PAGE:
Political Perspectives of Charities: Social Democratic and a Liberal Concept

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Throughout this essay, I will be examining if charity law is a communitarian concept. I will be able to analyse and critique two political perspectives of charities, communitarianism which is the social democratic concept and a liberal concept. This essay will ultimately conclude that charity law is a communitarian concept.

Communitarianism mainly focuses on the ideal critique of political liberalism and the idea which organizations seek to help and provide a circle of a group of people who can work together providing something positive which will benefit the public, Section 4 Charity Act 2011 not to be presumed for a purpose. The communitarian spirit is not mainly about sympathy or benevolence the Idea which it works around religious organization such as churches, independent school such as universities shows that they are willing to get and give a service which they are not profiting from but supporting the wider aspect of a community. The accountability and obligation gives a tough-minded spin to the concepts of community and responsibility. This merely brings a bond through social groups which a political society should look like.

Organizations cannot be profited although they can make a surplus that can be invested into things to help and make a change for the better good i.e. Schools and Universities which would fulfil a ‘public benefit’. The main purpose of charity law is getting funds which they can provide so that they can give their money away in order help others. Charity is a charitable trust. As there are many people and companies still setting up trusts they are either still trying to gain profits however they don’t go as well as they expect due to the critique that they get because gaining funds from people or and doing nothing positive with it causes a backlash therefore there is a tendency to set up a charitable company although many that currently exists are very historic and will always keep funding themselves. Re Segelman states that if someone was to dies and therefore sets up a trust their relatives, however the courts held that it could be public as people could be born into the family. In Commissioner of Income Tax v Pemsel, Lord McNaughten gave summary on charity; “Charity In legal terms are 4 principals, relief of poverty, advancement on trust and religion and beneficial to the community”. The main point is for a trust to be charitable which has the spirit and intendment of the Preamble of 1601 and it isn’t sufficient just that a reason for existing is advantageous to the network; it must be one which is helpful and which the law sees as a benefit. While considering Pemsel because only one out of every trust gives an advantage will be charitable regardless.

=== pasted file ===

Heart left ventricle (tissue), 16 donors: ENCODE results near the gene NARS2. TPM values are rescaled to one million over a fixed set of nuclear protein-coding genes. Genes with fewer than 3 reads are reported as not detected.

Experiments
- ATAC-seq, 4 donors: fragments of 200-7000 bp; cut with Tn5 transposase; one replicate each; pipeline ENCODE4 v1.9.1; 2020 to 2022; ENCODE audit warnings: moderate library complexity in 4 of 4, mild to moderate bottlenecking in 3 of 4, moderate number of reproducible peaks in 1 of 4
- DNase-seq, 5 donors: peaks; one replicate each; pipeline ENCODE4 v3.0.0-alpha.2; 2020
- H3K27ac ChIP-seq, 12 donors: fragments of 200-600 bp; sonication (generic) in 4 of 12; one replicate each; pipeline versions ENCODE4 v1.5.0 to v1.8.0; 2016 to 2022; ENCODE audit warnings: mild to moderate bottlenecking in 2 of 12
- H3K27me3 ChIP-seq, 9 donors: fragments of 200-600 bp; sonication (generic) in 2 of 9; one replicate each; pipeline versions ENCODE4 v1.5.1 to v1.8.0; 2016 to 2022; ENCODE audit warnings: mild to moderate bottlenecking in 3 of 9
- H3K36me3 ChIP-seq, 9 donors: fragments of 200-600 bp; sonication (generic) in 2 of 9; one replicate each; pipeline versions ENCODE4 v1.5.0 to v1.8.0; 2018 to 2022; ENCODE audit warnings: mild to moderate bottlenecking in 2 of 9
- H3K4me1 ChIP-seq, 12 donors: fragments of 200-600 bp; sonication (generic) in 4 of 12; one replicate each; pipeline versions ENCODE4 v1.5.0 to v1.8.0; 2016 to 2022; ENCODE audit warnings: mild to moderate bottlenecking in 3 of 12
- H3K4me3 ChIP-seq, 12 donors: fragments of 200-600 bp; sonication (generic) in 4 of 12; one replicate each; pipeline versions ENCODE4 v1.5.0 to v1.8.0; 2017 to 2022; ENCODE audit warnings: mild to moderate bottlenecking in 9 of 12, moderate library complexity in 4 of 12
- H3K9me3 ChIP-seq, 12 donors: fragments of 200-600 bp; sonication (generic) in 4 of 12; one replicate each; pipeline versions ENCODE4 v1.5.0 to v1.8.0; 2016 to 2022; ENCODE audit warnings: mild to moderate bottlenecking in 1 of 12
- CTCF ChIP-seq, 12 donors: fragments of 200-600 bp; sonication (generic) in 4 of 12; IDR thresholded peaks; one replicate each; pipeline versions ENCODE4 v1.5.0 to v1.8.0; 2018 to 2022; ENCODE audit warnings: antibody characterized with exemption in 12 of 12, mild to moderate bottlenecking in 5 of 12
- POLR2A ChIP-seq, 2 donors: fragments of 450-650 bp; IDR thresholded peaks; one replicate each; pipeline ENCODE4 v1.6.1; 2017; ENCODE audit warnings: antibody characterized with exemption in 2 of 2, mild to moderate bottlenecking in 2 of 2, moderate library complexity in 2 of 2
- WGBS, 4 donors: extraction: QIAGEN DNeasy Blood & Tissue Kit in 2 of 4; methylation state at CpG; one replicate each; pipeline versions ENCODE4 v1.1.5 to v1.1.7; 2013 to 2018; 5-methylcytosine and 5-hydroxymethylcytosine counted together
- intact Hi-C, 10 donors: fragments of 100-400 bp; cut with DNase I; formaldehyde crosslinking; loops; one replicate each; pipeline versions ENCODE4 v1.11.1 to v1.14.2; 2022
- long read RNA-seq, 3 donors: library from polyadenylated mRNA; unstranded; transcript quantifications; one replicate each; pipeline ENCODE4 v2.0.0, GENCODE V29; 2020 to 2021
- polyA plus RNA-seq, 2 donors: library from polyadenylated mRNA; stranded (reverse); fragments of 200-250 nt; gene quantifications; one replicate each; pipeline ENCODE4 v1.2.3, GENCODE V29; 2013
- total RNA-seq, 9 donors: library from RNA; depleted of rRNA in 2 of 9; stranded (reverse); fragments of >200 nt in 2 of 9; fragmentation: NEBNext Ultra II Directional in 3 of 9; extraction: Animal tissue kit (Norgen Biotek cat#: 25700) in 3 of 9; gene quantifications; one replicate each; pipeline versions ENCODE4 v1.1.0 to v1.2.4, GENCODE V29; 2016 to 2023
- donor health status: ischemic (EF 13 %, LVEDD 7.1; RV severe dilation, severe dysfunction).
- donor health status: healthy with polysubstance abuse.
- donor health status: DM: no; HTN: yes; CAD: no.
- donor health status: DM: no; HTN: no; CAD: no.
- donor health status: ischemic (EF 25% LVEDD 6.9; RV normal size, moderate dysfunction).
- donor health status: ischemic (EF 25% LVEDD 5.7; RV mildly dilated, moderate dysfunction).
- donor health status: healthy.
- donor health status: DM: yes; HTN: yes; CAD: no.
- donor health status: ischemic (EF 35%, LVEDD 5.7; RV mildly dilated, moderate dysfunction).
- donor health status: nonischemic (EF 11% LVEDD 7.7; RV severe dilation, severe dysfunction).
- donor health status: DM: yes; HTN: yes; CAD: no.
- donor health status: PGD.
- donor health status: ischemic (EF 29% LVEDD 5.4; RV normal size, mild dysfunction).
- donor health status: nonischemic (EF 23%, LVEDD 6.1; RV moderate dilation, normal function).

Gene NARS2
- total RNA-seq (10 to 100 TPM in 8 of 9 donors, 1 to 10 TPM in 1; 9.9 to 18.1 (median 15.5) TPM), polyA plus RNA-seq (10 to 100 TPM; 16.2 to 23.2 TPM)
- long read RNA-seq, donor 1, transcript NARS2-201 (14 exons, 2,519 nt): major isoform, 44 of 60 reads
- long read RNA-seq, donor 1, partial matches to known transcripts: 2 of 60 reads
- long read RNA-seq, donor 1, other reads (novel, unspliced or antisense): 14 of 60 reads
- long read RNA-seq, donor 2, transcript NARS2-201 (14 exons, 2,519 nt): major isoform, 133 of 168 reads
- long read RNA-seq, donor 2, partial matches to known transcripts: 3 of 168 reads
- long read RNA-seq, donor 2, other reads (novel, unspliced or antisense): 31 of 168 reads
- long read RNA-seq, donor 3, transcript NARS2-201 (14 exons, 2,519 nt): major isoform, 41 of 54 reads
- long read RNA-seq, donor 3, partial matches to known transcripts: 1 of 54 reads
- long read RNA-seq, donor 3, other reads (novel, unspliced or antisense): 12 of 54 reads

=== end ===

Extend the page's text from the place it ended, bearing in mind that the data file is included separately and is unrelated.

In the case of Isc v Charity Commmison “It was held that educating children whose parents could afford the fees would indeed exclude the poor, and in turn the private school would not be a charity” the court noticed that private school’s poor make grants, bursaries, and opening up offices to the more extensive community for people to gain a public benefit so it was held that gave this arrangement to the poor was more of a benefit as private schools as they wouldn’t have to exclude the left out. This shows that this is more a democratic left as they are fulfilling their public benefits in every way possible. Frances Ryans – “Private school don’t act like charities, so let’s strip them of benefits” her approach is extreme she talks about constraining markets and engaging in redistributive efforts for the benefit of the lower classes to establish a more equitable society, opposed to neoliberalism of creating an artificial market. Her statement “damage the state education” here is opposed to independent schools as charitable educational organisations, as she believes that the state should be in control of the distribution of money and that she believes that the state should deliver things to the people. Furthermore, believes that the money should be taxed in the collective interest, no room for liberalism. Richard Titmuss’ defends the framework of the state providing welfare saying that although were in this position there is still space for charity.

At the same its questioned whether If charity is a relative standard, if you own a private jet and loose a private jet- get another one as used to it Re Coulthurst. Tocqueville, who went over to the USA to write about the prison system, what he did when he was there was a survey of this new culture which had emerged and he was associating this to, France which he sees as old. He sees America as a society of communities. Local democracy come together Robert Putnam, Idea of a honey cone, is to bring a group of mixed people together. Having a happy society with people constantly helping each other. However, there is not really a honey structure doesn’t really exist.